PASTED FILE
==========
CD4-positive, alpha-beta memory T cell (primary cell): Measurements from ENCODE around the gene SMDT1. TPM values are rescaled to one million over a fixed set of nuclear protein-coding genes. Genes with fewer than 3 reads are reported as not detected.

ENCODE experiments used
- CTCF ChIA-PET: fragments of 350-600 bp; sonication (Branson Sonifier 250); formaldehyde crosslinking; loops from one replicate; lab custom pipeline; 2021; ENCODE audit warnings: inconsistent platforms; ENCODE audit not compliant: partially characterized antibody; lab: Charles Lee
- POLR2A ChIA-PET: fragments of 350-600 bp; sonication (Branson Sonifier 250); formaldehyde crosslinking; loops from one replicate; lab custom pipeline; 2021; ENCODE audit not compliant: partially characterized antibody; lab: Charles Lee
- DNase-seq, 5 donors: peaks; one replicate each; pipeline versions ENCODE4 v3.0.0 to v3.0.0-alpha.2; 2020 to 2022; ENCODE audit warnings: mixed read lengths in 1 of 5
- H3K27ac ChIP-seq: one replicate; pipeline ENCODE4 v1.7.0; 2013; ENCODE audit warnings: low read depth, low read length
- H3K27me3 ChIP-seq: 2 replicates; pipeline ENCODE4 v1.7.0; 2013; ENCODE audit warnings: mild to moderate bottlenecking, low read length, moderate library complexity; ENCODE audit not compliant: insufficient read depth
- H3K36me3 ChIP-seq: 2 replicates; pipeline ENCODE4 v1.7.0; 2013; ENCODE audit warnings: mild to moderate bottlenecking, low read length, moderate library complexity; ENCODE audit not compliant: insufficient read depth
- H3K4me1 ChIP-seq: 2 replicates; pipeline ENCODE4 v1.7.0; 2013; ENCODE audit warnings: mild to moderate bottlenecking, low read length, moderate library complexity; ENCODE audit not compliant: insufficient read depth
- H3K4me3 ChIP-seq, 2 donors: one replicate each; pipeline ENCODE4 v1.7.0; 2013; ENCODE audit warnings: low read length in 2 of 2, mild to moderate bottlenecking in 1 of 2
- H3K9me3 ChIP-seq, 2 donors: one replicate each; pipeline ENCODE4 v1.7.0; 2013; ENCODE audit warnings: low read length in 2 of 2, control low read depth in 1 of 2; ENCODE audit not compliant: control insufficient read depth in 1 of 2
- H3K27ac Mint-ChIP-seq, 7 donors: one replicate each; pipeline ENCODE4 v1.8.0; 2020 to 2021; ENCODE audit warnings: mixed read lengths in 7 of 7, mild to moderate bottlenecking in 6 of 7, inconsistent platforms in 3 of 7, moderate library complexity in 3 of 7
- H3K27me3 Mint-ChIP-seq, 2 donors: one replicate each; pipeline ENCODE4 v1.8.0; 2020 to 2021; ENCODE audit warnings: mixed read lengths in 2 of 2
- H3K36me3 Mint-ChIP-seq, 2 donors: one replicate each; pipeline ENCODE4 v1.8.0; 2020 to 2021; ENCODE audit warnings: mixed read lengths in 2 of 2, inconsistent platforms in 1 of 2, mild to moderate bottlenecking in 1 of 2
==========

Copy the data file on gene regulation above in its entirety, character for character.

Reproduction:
CD4-positive, alpha-beta memory T cell (primary cell): Measurements from ENCODE around the gene SMDT1. TPM values are rescaled to one million over a fixed set of nuclear protein-coding genes. Genes with fewer than 3 reads are reported as not detected.

ENCODE experiments used
- CTCF ChIA-PET: fragments of 350-600 bp; sonication (Branson Sonifier 250); formaldehyde crosslinking; loops from one replicate; lab custom pipeline; 2021; ENCODE audit warnings: inconsistent platforms; ENCODE audit not compliant: partially characterized antibody; lab: Charles Lee
- POLR2A ChIA-PET: fragments of 350-600 bp; sonication (Branson Sonifier 250); formaldehyde crosslinking; loops from one replicate; lab custom pipeline; 2021; ENCODE audit not compliant: partially characterized antibody; lab: Charles Lee
- DNase-seq, 5 donors: peaks; one replicate each; pipeline versions ENCODE4 v3.0.0 to v3.0.0-alpha.2; 2020 to 2022; ENCODE audit warnings: mixed read lengths in 1 of 5
- H3K27ac ChIP-seq: one replicate; pipeline ENCODE4 v1.7.0; 2013; ENCODE audit warnings: low read depth, low read length
- H3K27me3 ChIP-seq: 2 replicates; pipeline ENCODE4 v1.7.0; 2013; ENCODE audit warnings: mild to moderate bottlenecking, low read length, moderate library complexity; ENCODE audit not compliant: insufficient read depth
- H3K36me3 ChIP-seq: 2 replicates; pipeline ENCODE4 v1.7.0; 2013; ENCODE audit warnings: mild to moderate bottlenecking, low read length, moderate library complexity; ENCODE audit not compliant: insufficient read depth
- H3K4me1 ChIP-seq: 2 replicates; pipeline ENCODE4 v1.7.0; 2013; ENCODE audit warnings: mild to moderate bottlenecking, low read length, moderate library complexity; ENCODE audit not compliant: insufficient read depth
- H3K4me3 ChIP-seq, 2 donors: one replicate each; pipeline ENCODE4 v1.7.0; 2013; ENCODE audit warnings: low read length in 2 of 2, mild to moderate bottlenecking in 1 of 2
- H3K9me3 ChIP-seq, 2 donors: one replicate each; pipeline ENCODE4 v1.7.0; 2013; ENCODE audit warnings: low read length in 2 of 2, control low read depth in 1 of 2; ENCODE audit not compliant: control insufficient read depth in 1 of 2
- H3K27ac Mint-ChIP-seq, 7 donors: one replicate each; pipeline ENCODE4 v1.8.0; 2020 to 2021; ENCODE audit warnings: mixed read lengths in 7 of 7, mild to moderate bottlenecking in 6 of 7, inconsistent platforms in 3 of 7, moderate library complexity in 3 of 7
- H3K27me3 Mint-ChIP-seq, 2 donors: one replicate each; pipeline ENCODE4 v1.8.0; 2020 to 2021; ENCODE audit warnings: mixed read lengths in 2 of 2
- H3K36me3 Mint-ChIP-seq, 2 donors: one replicate each; pipeline ENCODE4 v1.8.0; 2020 to 2021; ENCODE audit warnings: mixed read lengths in 2 of 2, inconsistent platforms in 1 of 2, mild to moderate bottlenecking in 1 of 2